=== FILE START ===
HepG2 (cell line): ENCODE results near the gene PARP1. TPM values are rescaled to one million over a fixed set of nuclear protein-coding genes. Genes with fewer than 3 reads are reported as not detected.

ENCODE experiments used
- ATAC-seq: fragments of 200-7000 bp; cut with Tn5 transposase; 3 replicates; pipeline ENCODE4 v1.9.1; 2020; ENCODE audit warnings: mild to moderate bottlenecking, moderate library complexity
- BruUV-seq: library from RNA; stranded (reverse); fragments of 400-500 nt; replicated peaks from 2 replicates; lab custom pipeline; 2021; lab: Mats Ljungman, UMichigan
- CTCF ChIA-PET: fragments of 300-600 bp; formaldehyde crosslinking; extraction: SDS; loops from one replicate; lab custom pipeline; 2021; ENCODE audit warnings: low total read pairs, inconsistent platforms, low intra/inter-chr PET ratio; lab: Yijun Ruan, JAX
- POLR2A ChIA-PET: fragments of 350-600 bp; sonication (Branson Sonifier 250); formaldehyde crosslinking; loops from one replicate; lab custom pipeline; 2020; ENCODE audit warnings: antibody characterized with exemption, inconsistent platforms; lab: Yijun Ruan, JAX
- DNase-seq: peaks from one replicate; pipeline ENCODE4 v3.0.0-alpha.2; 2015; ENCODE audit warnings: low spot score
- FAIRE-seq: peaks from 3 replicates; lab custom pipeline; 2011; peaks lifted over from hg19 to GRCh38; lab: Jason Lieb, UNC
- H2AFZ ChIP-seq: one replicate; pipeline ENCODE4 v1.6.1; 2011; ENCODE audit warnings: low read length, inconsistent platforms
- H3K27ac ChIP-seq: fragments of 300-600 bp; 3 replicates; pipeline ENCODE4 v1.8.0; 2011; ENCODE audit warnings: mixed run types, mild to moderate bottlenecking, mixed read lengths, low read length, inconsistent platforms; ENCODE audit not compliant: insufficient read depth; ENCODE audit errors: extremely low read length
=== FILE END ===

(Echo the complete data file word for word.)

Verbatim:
HepG2 (cell line): ENCODE results near the gene PARP1. TPM values are rescaled to one million over a fixed set of nuclear protein-coding genes. Genes with fewer than 3 reads are reported as not detected.

ENCODE experiments used
- ATAC-seq: fragments of 200-7000 bp; cut with Tn5 transposase; 3 replicates; pipeline ENCODE4 v1.9.1; 2020; ENCODE audit warnings: mild to moderate bottlenecking, moderate library complexity
- BruUV-seq: library from RNA; stranded (reverse); fragments of 400-500 nt; replicated peaks from 2 replicates; lab custom pipeline; 2021; lab: Mats Ljungman, UMichigan
- CTCF ChIA-PET: fragments of 300-600 bp; formaldehyde crosslinking; extraction: SDS; loops from one replicate; lab custom pipeline; 2021; ENCODE audit warnings: low total read pairs, inconsistent platforms, low intra/inter-chr PET ratio; lab: Yijun Ruan, JAX
- POLR2A ChIA-PET: fragments of 350-600 bp; sonication (Branson Sonifier 250); formaldehyde crosslinking; loops from one replicate; lab custom pipeline; 2020; ENCODE audit warnings: antibody characterized with exemption, inconsistent platforms; lab: Yijun Ruan, JAX
- DNase-seq: peaks from one replicate; pipeline ENCODE4 v3.0.0-alpha.2; 2015; ENCODE audit warnings: low spot score
- FAIRE-seq: peaks from 3 replicates; lab custom pipeline; 2011; peaks lifted over from hg19 to GRCh38; lab: Jason Lieb, UNC
- H2AFZ ChIP-seq: one replicate; pipeline ENCODE4 v1.6.1; 2011; ENCODE audit warnings: low read length, inconsistent platforms
- H3K27ac ChIP-seq: fragments of 300-600 bp; 3 replicates; pipeline ENCODE4 v1.8.0; 2011; ENCODE audit warnings: mixed run types, mild to moderate bottlenecking, mixed read lengths, low read length, inconsistent platforms; ENCODE audit not compliant: insufficient read depth; ENCODE audit errors: extremely low read length